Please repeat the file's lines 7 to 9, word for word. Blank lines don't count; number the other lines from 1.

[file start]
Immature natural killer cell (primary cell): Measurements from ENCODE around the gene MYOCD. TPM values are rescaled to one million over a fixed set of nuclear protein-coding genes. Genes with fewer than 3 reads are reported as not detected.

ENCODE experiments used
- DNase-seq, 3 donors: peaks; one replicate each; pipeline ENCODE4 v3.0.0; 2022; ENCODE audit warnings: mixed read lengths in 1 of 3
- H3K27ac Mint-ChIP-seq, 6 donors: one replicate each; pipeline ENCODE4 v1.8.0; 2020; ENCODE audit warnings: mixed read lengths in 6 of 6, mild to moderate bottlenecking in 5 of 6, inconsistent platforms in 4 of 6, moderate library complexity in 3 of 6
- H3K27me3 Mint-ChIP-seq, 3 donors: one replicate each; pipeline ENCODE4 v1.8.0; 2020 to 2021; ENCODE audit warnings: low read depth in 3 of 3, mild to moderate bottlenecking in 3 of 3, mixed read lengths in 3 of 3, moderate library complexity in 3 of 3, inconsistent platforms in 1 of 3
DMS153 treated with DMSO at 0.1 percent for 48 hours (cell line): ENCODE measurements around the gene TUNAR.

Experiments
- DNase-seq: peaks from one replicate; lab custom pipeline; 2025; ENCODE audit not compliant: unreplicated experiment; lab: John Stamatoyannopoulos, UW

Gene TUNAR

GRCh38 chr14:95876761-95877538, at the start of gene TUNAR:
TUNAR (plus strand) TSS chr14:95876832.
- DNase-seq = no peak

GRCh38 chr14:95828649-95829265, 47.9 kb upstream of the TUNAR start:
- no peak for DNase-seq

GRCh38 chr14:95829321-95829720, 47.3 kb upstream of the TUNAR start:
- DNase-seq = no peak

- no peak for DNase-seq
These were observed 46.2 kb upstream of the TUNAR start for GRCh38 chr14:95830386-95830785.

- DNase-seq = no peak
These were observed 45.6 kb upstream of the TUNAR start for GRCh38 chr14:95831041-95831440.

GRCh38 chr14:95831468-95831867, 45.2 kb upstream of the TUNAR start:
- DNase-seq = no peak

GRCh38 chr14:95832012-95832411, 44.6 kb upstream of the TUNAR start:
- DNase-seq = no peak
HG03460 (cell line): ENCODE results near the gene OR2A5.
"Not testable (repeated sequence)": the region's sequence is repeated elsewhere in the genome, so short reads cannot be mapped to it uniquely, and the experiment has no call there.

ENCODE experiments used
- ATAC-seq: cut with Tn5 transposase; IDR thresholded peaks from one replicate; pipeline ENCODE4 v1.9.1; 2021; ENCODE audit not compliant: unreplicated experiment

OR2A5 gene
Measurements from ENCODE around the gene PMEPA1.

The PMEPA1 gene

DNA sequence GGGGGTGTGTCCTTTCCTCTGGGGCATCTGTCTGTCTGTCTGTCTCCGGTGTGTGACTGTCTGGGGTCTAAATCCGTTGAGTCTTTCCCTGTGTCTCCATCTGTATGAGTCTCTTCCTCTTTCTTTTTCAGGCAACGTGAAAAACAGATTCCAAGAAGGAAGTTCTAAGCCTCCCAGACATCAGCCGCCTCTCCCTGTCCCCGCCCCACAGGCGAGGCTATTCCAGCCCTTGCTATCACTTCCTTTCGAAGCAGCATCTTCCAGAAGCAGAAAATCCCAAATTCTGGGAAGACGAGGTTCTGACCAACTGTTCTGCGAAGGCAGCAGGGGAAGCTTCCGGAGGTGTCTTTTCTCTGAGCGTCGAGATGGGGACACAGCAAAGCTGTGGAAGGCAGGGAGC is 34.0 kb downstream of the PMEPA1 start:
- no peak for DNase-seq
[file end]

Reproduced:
Experiments
- DNase-seq: peaks from one replicate; lab custom pipeline; 2025; ENCODE audit not compliant: unreplicated experiment; lab: John Stamatoyannopoulos, UW

Gene TUNAR